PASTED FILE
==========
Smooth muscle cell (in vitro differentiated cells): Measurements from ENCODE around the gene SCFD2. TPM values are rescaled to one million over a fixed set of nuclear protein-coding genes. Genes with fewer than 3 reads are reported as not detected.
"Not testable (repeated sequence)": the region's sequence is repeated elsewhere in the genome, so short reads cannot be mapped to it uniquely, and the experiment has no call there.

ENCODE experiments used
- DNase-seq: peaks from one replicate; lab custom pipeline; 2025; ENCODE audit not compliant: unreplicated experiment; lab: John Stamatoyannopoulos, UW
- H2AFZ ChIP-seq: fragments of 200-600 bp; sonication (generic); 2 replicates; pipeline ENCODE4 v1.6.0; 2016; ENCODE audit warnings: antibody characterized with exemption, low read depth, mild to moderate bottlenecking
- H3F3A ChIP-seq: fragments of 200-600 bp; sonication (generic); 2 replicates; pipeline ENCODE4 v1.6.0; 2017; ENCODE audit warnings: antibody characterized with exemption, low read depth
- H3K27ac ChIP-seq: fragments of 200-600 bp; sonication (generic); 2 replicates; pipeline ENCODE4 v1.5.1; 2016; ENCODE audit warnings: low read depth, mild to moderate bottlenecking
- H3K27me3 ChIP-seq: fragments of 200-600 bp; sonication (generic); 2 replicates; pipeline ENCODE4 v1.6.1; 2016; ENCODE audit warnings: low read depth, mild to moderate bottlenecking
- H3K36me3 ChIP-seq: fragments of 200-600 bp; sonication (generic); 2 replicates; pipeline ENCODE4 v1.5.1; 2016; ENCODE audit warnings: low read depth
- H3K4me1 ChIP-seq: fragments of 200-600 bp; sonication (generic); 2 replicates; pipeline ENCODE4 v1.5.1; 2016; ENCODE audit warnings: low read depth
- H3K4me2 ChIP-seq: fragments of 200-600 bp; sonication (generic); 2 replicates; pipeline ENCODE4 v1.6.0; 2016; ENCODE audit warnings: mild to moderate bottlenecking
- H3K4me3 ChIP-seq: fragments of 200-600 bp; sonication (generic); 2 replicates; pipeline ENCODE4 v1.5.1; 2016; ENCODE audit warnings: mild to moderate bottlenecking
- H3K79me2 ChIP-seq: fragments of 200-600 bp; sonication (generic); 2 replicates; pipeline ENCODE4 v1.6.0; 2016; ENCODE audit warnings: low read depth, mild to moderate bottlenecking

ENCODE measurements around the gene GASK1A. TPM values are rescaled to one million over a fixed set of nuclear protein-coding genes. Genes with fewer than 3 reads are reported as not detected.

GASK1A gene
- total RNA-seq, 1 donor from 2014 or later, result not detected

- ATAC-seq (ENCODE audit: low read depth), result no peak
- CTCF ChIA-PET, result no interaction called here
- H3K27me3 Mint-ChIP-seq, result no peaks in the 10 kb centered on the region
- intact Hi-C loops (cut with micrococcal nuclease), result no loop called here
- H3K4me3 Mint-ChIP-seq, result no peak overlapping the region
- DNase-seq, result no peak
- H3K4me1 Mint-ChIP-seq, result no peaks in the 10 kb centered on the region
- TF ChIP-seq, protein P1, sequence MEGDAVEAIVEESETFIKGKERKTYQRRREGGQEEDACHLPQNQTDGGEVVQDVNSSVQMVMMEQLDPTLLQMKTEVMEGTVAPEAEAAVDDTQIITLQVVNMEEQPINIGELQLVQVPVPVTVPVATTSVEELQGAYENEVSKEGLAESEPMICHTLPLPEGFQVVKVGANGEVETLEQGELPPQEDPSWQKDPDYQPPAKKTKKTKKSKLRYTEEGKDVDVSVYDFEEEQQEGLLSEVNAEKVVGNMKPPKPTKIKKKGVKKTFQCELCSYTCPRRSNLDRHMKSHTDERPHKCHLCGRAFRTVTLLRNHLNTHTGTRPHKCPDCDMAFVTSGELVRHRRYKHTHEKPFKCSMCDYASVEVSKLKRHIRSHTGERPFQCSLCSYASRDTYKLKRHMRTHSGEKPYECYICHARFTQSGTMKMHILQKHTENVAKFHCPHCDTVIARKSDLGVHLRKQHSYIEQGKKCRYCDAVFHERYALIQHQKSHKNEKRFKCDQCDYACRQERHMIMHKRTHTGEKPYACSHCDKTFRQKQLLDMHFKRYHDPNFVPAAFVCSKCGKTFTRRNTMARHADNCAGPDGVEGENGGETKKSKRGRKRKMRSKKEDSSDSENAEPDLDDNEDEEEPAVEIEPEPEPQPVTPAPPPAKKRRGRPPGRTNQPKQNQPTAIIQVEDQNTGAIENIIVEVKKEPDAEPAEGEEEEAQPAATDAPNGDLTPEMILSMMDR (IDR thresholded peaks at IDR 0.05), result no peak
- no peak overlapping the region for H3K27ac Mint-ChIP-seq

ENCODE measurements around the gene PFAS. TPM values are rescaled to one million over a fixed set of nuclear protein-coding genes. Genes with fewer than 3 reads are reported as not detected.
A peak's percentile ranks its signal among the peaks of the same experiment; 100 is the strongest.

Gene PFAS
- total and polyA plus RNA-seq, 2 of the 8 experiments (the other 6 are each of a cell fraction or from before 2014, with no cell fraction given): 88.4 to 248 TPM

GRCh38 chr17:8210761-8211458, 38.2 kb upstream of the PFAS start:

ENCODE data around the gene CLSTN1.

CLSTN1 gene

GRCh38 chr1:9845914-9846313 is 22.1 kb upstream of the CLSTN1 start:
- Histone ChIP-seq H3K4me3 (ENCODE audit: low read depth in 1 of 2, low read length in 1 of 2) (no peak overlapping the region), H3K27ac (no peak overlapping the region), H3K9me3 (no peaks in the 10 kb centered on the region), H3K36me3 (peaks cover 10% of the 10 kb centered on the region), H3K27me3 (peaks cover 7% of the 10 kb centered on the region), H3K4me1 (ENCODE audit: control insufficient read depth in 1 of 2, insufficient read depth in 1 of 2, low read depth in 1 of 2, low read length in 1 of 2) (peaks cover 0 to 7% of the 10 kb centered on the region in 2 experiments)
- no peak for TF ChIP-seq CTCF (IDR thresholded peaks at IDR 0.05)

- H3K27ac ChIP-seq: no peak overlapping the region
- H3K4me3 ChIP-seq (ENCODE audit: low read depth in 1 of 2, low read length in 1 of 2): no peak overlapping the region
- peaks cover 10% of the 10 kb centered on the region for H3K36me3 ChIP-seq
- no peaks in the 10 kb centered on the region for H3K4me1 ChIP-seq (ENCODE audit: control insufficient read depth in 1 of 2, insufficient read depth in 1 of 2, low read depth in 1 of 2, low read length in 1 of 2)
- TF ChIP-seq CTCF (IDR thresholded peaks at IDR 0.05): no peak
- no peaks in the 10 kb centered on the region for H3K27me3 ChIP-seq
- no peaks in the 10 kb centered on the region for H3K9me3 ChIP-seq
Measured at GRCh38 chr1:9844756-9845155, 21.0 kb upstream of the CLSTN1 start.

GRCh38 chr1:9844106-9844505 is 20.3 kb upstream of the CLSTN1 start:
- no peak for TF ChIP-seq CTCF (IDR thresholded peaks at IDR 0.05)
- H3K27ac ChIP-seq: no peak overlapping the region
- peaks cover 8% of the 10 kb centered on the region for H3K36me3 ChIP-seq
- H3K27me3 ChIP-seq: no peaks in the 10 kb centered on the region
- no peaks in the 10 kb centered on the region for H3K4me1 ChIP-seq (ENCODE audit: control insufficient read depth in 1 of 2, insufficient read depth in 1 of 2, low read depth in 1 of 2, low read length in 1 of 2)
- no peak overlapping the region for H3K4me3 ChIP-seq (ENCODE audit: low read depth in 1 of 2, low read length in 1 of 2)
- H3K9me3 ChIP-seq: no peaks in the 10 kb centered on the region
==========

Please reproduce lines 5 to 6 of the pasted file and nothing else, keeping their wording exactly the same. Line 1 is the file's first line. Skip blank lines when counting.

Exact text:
- H2AFZ ChIP-seq: fragments of 200-600 bp; sonication (generic); 2 replicates; pipeline ENCODE4 v1.6.0; 2016; ENCODE audit warnings: antibody characterized with exemption, low read depth, mild to moderate bottlenecking
- H3F3A ChIP-seq: fragments of 200-600 bp; sonication (generic); 2 replicates; pipeline ENCODE4 v1.6.0; 2017; ENCODE audit warnings: antibody characterized with exemption, low read depth